That kind of neglect is always going on. Bucky Fuller, who was one of Bill’s sponsors at that time, told me a couple of years ago that he had written 30 letters of recommendation to the Guggenheim Foundation over the years at a great expense of time and thought and that not one of his applicants had received a grant. He put this in writing to them that year—I think it was ’67. The 30 letters, he informed them, would constitute a book for which he’d like to have a Guggenheim grant to compare the subsequent careers of his rejected applicants with the recipients of the grants. And for the first time, one of his applicants was accepted—obviously a nervous reaction on their part.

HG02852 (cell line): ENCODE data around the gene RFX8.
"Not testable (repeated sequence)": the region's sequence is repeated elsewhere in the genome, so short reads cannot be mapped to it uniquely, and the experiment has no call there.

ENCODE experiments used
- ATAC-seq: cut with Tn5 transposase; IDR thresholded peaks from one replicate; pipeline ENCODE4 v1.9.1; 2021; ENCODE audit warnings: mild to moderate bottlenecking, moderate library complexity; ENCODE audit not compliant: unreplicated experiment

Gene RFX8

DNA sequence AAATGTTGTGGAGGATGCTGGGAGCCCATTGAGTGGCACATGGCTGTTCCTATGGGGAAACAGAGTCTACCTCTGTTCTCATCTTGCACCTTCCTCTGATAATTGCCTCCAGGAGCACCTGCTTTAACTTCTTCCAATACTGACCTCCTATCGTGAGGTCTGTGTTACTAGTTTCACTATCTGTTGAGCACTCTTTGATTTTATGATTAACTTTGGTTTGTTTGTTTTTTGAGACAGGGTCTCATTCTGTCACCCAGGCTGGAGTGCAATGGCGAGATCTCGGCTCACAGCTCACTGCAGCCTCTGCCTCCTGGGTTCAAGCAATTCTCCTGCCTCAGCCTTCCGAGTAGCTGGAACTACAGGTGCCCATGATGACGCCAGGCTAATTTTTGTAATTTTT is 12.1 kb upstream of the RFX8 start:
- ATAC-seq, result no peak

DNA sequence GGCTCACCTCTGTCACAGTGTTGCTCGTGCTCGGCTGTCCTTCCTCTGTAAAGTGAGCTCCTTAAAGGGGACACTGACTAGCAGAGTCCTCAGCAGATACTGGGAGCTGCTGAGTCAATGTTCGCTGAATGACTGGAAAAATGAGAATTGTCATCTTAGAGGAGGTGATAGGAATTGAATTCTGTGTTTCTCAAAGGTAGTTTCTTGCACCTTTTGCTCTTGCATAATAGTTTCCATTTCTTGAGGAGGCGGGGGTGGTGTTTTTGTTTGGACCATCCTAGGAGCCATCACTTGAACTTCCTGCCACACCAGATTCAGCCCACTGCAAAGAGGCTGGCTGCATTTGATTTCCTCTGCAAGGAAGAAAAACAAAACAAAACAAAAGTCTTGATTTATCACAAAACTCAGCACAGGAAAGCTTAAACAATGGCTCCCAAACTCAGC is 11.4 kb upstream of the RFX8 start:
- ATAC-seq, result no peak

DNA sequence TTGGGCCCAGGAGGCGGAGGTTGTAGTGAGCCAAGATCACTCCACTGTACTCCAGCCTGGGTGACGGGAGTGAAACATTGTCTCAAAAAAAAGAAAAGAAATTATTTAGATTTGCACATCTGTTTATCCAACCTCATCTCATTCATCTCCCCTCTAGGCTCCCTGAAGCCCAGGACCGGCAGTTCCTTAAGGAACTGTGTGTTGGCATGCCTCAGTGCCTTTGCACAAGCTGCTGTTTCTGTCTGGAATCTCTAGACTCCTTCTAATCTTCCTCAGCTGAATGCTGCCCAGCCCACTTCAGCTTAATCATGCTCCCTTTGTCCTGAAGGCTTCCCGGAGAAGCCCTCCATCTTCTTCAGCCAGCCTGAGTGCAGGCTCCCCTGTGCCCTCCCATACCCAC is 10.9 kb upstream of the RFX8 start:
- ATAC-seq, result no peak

Or look at the recent show at the Metropolitan that was supposed to cover the New York scene from 1940 to 1970. That was the most outrageous case of neglect on a large scale that I can think of. The inclusions were fine but the exclusions—artists whose work was indispensable to the character of the ’40s and ’50s—made the show a cynical falsification of history. And, naturally, it caused bitterness among the artists, men and women both, who knew they should have been included on a purely historical basis. If the show had had another title indicating it was simply one curator’s choice of favorite artists, nobody would have had a beef. You can’t argue with someone’s taste. The Whitney annuals, for instance. It’s ridiculous for women to demand to be included on the basis of some kind of democratic procedure or statistics. It’s like saying: “You’re including more Jewish artists than Italian; therefore you’re being unfair to Italian artists.” Or what about Gay Lib? Are they being adequately represented?